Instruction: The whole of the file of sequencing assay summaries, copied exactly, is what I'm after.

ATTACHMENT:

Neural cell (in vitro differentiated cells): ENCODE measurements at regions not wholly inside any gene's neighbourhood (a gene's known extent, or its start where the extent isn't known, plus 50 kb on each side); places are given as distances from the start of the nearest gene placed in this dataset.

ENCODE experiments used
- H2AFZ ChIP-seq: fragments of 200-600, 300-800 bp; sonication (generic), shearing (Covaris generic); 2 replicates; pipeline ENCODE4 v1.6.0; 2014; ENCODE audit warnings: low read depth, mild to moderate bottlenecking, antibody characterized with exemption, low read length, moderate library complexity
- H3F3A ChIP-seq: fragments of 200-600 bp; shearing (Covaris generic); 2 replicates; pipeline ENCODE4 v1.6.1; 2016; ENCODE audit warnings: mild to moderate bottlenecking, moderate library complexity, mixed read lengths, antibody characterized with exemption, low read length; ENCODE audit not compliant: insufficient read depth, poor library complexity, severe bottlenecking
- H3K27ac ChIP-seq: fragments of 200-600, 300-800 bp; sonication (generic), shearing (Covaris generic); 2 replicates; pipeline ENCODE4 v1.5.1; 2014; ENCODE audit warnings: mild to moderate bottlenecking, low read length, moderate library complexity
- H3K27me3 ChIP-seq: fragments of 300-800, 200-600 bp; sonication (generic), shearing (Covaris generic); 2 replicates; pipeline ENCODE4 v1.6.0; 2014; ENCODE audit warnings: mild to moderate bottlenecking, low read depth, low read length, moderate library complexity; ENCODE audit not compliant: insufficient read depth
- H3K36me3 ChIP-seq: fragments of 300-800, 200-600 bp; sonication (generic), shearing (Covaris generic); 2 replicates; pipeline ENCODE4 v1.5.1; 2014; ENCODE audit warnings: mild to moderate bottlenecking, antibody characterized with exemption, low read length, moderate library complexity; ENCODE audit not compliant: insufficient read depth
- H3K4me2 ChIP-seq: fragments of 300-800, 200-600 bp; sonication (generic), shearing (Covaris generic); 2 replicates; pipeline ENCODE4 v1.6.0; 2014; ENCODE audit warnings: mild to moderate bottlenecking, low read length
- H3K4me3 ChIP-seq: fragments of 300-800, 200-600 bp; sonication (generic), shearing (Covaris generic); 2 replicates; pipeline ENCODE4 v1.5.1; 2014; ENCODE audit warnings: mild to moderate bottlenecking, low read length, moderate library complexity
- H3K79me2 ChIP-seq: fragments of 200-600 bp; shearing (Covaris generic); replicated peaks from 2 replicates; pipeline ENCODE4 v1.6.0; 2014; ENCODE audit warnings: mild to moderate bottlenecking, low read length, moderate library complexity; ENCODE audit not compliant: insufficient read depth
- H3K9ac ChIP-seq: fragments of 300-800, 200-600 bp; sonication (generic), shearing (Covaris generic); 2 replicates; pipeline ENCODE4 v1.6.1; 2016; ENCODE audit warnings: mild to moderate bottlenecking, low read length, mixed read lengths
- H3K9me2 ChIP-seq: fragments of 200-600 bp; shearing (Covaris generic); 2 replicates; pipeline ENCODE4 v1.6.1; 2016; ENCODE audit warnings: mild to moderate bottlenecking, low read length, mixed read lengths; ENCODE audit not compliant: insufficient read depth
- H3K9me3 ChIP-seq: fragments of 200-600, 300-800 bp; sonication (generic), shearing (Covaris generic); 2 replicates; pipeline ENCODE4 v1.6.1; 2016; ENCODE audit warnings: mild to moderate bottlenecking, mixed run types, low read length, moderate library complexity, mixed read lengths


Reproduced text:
Neural cell (in vitro differentiated cells): ENCODE measurements at regions not wholly inside any gene's neighbourhood (a gene's known extent, or its start where the extent isn't known, plus 50 kb on each side); places are given as distances from the start of the nearest gene placed in this dataset.

ENCODE experiments used
- H2AFZ ChIP-seq: fragments of 200-600, 300-800 bp; sonication (generic), shearing (Covaris generic); 2 replicates; pipeline ENCODE4 v1.6.0; 2014; ENCODE audit warnings: low read depth, mild to moderate bottlenecking, antibody characterized with exemption, low read length, moderate library complexity
- H3F3A ChIP-seq: fragments of 200-600 bp; shearing (Covaris generic); 2 replicates; pipeline ENCODE4 v1.6.1; 2016; ENCODE audit warnings: mild to moderate bottlenecking, moderate library complexity, mixed read lengths, antibody characterized with exemption, low read length; ENCODE audit not compliant: insufficient read depth, poor library complexity, severe bottlenecking
- H3K27ac ChIP-seq: fragments of 200-600, 300-800 bp; sonication (generic), shearing (Covaris generic); 2 replicates; pipeline ENCODE4 v1.5.1; 2014; ENCODE audit warnings: mild to moderate bottlenecking, low read length, moderate library complexity
- H3K27me3 ChIP-seq: fragments of 300-800, 200-600 bp; sonication (generic), shearing (Covaris generic); 2 replicates; pipeline ENCODE4 v1.6.0; 2014; ENCODE audit warnings: mild to moderate bottlenecking, low read depth, low read length, moderate library complexity; ENCODE audit not compliant: insufficient read depth
- H3K36me3 ChIP-seq: fragments of 300-800, 200-600 bp; sonication (generic), shearing (Covaris generic); 2 replicates; pipeline ENCODE4 v1.5.1; 2014; ENCODE audit warnings: mild to moderate bottlenecking, antibody characterized with exemption, low read length, moderate library complexity; ENCODE audit not compliant: insufficient read depth
- H3K4me2 ChIP-seq: fragments of 300-800, 200-600 bp; sonication (generic), shearing (Covaris generic); 2 replicates; pipeline ENCODE4 v1.6.0; 2014; ENCODE audit warnings: mild to moderate bottlenecking, low read length
- H3K4me3 ChIP-seq: fragments of 300-800, 200-600 bp; sonication (generic), shearing (Covaris generic); 2 replicates; pipeline ENCODE4 v1.5.1; 2014; ENCODE audit warnings: mild to moderate bottlenecking, low read length, moderate library complexity
- H3K79me2 ChIP-seq: fragments of 200-600 bp; shearing (Covaris generic); replicated peaks from 2 replicates; pipeline ENCODE4 v1.6.0; 2014; ENCODE audit warnings: mild to moderate bottlenecking, low read length, moderate library complexity; ENCODE audit not compliant: insufficient read depth
- H3K9ac ChIP-seq: fragments of 300-800, 200-600 bp; sonication (generic), shearing (Covaris generic); 2 replicates; pipeline ENCODE4 v1.6.1; 2016; ENCODE audit warnings: mild to moderate bottlenecking, low read length, mixed read lengths
- H3K9me2 ChIP-seq: fragments of 200-600 bp; shearing (Covaris generic); 2 replicates; pipeline ENCODE4 v1.6.1; 2016; ENCODE audit warnings: mild to moderate bottlenecking, low read length, mixed read lengths; ENCODE audit not compliant: insufficient read depth
- H3K9me3 ChIP-seq: fragments of 200-600, 300-800 bp; sonication (generic), shearing (Covaris generic); 2 replicates; pipeline ENCODE4 v1.6.1; 2016; ENCODE audit warnings: mild to moderate bottlenecking, mixed run types, low read length, moderate library complexity, mixed read lengths